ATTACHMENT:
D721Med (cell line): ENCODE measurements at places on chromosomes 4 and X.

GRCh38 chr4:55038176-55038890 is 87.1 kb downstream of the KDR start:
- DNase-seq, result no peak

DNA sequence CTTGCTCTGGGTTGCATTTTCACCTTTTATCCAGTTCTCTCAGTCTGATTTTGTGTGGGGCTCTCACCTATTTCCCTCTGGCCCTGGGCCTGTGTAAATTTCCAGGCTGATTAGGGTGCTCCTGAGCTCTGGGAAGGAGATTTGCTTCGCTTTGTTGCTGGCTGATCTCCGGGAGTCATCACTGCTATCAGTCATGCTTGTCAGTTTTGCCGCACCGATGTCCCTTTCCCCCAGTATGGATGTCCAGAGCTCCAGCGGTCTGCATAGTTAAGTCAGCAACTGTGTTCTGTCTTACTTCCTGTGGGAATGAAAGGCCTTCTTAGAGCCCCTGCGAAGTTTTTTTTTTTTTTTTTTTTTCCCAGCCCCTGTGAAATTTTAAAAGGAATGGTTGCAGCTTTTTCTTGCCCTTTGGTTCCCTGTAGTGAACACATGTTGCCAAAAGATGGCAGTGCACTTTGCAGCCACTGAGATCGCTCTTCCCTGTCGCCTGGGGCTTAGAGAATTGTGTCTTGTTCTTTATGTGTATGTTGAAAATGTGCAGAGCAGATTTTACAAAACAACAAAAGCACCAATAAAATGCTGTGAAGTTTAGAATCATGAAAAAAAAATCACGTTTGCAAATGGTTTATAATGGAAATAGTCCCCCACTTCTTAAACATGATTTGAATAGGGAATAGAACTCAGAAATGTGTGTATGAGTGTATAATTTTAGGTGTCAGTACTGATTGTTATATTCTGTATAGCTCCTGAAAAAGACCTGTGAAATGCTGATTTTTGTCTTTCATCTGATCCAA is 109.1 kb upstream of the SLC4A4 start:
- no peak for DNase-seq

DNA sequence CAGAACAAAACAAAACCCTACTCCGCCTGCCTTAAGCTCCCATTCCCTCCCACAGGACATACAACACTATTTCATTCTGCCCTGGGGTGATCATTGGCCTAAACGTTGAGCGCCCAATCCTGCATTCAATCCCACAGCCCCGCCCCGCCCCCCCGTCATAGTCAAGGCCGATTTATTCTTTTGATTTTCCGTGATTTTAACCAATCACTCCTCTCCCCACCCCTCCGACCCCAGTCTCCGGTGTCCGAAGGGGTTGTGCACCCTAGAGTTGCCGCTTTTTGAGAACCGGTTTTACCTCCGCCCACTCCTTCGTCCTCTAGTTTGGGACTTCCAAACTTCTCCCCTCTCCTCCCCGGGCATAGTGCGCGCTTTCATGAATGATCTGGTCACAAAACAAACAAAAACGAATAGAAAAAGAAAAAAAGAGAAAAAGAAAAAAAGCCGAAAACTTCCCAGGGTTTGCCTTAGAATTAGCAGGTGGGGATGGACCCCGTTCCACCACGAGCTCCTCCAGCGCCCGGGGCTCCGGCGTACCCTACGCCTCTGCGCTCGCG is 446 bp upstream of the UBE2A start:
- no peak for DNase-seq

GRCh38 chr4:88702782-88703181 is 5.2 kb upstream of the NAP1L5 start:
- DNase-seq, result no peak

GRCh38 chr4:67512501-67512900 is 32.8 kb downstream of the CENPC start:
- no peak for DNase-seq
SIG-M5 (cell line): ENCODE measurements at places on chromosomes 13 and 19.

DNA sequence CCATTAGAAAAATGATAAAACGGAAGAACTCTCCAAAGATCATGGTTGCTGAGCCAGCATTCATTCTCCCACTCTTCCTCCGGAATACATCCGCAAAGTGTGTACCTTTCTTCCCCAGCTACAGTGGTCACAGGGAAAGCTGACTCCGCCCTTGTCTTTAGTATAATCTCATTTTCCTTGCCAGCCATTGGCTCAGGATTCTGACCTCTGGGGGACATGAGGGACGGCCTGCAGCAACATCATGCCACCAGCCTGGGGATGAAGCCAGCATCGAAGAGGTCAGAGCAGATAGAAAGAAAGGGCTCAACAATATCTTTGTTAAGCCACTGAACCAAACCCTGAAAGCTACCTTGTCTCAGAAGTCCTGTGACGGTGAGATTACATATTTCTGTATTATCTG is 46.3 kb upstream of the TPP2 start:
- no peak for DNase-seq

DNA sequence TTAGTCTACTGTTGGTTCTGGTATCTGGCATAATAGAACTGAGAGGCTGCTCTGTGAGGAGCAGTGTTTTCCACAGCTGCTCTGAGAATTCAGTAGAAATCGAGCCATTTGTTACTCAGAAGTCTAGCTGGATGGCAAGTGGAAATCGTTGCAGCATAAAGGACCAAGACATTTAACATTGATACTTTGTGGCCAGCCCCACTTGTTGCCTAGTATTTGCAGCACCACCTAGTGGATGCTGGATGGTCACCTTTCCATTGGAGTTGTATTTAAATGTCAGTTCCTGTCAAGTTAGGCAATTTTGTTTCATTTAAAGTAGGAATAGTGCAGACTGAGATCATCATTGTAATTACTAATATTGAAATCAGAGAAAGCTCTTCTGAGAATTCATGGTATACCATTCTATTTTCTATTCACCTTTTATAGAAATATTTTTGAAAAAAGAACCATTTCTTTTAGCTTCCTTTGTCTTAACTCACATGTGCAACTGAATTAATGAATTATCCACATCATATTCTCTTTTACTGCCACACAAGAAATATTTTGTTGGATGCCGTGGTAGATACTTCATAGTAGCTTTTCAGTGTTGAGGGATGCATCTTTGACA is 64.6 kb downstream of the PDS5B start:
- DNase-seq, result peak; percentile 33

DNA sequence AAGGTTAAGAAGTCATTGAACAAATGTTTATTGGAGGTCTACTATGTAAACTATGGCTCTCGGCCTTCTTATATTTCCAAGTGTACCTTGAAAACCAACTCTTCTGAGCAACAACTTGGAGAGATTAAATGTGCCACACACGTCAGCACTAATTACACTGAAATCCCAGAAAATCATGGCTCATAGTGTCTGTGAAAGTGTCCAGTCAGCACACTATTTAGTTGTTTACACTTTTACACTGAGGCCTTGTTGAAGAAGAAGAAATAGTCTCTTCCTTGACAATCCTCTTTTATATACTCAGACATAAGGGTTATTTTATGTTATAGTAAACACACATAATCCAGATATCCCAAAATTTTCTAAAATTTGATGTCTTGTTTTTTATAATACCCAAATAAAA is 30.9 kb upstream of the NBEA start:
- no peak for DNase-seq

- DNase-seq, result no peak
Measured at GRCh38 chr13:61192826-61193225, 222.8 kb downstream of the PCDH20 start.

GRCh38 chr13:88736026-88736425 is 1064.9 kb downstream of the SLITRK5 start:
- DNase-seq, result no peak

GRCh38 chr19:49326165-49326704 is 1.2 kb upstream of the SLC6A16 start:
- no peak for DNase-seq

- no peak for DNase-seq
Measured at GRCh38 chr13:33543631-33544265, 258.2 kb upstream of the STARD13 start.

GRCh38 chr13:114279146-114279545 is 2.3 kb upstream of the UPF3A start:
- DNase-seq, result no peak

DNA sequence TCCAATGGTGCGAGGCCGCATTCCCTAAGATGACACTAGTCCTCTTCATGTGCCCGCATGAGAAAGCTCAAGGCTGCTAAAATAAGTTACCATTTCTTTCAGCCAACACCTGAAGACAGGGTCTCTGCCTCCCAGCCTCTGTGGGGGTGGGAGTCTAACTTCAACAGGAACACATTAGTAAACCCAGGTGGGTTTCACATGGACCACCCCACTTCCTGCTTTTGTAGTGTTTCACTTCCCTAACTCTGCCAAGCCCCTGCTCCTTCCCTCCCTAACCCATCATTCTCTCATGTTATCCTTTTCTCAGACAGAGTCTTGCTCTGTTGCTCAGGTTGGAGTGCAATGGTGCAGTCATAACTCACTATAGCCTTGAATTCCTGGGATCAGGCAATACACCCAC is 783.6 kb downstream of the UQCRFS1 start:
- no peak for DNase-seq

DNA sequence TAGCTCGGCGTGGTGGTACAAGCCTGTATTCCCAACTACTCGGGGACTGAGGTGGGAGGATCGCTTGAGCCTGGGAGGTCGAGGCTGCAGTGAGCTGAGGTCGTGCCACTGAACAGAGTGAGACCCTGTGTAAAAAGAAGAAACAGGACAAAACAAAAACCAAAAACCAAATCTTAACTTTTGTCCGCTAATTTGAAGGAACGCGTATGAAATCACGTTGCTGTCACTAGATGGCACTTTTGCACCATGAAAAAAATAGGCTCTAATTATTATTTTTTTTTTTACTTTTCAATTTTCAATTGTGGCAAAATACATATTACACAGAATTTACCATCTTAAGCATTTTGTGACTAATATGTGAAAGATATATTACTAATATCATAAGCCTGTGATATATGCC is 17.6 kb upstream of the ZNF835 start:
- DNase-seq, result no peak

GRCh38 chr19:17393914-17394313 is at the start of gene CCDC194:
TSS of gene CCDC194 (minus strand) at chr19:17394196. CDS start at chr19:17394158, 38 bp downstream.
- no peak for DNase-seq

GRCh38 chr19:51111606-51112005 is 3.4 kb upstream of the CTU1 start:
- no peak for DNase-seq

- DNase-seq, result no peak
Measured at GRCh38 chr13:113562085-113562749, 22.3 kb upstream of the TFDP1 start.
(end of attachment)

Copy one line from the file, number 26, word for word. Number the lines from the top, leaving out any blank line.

Measured at GRCh38 chr13:33543631-33544265, 258.2 kb upstream of the STARD13 start.